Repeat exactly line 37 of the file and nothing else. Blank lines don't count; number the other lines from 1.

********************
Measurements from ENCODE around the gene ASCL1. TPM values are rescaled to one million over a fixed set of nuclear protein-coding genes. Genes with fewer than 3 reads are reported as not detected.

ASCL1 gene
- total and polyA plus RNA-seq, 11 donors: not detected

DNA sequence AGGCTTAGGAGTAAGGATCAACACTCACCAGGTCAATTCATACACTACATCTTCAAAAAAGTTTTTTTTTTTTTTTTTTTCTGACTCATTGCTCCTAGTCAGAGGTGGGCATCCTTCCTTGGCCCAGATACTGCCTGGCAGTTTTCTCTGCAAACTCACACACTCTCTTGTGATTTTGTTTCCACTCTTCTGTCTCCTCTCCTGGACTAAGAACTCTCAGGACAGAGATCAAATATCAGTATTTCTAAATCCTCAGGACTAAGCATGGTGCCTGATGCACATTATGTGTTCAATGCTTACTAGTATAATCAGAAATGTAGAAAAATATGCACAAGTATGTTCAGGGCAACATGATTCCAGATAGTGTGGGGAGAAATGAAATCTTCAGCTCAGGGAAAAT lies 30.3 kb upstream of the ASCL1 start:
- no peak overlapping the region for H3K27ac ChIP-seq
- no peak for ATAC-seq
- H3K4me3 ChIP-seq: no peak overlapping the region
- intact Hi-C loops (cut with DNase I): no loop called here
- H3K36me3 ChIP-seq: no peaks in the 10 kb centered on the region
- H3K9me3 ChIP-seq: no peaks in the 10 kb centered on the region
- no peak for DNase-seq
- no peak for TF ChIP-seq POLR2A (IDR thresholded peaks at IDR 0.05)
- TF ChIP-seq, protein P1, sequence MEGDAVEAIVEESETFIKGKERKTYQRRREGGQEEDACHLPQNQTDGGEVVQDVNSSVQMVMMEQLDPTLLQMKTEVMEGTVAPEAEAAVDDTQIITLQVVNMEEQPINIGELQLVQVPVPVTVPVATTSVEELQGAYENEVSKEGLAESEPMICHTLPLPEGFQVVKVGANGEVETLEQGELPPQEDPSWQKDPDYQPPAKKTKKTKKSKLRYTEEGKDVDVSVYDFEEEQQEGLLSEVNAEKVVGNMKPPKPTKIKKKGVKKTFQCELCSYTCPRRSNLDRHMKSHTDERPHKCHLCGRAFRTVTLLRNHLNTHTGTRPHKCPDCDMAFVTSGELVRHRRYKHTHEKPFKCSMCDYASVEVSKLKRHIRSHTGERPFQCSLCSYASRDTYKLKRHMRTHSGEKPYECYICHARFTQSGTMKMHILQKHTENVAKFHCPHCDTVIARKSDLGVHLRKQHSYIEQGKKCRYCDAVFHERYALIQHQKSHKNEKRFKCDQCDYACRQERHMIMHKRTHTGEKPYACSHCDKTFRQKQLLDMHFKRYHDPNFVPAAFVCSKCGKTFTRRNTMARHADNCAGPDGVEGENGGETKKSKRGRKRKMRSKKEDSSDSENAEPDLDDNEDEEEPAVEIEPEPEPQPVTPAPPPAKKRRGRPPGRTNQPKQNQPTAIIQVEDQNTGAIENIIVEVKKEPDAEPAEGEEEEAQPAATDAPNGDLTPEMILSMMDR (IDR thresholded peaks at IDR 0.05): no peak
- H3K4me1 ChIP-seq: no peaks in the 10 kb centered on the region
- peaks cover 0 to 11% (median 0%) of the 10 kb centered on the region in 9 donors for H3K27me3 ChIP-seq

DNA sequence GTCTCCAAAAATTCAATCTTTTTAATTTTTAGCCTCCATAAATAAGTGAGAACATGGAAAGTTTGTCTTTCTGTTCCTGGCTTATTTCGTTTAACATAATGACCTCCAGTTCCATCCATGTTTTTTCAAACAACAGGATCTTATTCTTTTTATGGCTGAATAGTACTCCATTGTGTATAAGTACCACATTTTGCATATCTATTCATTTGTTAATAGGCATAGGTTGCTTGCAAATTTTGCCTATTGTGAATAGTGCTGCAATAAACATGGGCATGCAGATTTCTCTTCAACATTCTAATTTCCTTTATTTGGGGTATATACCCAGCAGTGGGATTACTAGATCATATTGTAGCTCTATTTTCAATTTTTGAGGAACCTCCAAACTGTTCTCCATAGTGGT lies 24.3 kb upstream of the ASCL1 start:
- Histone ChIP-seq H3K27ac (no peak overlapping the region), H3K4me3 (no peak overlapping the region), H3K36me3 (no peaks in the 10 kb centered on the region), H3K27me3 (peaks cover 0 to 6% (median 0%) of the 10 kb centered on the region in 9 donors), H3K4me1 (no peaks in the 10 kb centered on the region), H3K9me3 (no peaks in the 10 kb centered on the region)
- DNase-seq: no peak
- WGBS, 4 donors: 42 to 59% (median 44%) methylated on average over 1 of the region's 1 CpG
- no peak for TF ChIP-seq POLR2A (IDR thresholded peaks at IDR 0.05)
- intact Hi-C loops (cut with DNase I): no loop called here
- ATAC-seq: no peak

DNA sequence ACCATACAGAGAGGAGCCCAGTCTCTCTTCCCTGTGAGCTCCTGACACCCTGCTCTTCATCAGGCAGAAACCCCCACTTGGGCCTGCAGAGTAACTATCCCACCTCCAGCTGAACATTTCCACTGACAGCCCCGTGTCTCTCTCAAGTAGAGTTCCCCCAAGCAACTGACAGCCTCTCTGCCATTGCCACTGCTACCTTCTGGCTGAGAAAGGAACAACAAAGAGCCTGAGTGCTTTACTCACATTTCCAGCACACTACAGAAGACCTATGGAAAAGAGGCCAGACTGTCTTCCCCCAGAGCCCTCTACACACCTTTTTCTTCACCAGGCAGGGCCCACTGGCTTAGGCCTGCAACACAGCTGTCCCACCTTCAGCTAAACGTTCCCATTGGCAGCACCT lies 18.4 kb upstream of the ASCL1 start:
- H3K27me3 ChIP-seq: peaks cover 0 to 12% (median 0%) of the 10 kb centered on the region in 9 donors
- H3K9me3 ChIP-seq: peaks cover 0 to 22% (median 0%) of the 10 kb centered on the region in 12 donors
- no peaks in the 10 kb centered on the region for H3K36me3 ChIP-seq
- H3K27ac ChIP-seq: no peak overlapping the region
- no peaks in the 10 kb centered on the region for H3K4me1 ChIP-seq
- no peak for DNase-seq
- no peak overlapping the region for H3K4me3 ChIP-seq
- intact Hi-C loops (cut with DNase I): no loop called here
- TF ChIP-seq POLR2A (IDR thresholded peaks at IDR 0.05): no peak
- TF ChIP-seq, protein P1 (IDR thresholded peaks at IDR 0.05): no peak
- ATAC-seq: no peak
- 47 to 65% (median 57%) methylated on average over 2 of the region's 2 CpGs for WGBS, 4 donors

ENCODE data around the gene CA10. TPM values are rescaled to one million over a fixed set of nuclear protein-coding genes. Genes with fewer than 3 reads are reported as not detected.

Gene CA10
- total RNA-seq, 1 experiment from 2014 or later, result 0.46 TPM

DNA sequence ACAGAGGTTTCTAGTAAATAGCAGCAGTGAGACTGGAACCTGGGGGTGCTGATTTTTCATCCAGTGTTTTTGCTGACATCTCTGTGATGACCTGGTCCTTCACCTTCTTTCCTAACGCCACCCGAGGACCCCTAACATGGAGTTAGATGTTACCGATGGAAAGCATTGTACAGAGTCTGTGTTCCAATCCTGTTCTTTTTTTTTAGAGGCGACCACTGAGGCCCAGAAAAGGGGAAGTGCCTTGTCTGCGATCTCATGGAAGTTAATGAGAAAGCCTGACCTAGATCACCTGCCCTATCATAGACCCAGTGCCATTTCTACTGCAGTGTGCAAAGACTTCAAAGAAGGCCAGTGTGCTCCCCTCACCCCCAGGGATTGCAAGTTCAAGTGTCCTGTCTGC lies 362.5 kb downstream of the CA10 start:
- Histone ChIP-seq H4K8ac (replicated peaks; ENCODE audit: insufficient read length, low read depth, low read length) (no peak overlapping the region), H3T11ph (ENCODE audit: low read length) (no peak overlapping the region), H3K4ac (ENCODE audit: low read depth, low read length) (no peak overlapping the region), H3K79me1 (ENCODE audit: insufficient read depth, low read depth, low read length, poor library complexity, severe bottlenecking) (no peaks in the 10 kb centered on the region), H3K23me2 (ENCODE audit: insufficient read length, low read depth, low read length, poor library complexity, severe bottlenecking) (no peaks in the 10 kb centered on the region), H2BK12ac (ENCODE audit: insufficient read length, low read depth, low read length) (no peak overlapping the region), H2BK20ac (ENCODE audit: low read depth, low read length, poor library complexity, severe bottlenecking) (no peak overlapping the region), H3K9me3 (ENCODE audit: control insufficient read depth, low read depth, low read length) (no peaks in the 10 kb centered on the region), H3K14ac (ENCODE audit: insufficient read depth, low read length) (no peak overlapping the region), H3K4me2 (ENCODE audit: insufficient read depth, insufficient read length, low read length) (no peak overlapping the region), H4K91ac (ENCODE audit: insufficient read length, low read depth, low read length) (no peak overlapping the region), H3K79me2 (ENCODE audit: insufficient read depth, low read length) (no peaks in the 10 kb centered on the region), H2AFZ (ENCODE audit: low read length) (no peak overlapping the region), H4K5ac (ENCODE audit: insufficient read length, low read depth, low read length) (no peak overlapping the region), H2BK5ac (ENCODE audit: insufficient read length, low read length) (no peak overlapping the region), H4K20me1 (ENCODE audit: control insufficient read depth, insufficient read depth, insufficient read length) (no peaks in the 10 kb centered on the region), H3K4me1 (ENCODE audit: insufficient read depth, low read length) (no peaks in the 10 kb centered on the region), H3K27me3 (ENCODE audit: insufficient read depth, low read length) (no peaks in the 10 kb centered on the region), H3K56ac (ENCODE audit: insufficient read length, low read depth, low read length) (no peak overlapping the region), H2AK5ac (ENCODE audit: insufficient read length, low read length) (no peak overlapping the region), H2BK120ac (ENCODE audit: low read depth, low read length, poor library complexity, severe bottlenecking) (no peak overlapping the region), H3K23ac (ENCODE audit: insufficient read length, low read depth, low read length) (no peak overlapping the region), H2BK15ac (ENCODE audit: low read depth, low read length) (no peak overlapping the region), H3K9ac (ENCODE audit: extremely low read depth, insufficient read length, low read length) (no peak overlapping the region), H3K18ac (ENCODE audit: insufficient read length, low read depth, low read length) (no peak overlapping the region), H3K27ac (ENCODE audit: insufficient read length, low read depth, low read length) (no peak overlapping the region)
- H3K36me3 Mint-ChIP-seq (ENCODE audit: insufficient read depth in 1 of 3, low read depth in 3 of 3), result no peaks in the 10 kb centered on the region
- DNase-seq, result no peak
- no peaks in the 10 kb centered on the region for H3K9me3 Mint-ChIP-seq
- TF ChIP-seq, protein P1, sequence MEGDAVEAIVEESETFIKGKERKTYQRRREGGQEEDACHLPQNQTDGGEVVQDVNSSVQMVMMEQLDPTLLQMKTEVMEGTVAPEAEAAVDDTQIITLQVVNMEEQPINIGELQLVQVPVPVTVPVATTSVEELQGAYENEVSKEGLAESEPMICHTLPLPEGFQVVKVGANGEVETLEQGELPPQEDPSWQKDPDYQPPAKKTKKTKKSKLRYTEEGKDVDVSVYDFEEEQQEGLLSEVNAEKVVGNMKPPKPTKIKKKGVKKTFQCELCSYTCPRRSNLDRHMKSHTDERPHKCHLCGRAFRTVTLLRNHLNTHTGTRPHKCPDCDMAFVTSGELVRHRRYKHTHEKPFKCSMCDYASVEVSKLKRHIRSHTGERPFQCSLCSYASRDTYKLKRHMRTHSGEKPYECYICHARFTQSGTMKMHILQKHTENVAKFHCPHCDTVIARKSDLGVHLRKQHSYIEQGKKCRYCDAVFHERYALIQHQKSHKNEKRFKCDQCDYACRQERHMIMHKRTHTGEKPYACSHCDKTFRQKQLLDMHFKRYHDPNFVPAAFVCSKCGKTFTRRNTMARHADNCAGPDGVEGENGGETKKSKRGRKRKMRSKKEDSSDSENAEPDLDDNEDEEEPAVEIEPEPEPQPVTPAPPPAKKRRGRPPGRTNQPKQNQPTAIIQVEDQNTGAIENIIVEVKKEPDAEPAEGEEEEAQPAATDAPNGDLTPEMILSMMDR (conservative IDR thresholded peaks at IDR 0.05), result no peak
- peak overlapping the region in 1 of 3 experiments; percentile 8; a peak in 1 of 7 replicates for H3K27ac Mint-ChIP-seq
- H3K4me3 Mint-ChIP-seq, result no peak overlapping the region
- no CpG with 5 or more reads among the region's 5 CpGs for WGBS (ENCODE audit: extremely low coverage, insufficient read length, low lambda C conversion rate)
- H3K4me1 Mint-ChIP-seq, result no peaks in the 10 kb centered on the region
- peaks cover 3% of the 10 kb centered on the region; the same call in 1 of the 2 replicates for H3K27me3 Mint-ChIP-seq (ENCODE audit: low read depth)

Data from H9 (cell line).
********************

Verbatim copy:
Gene CA10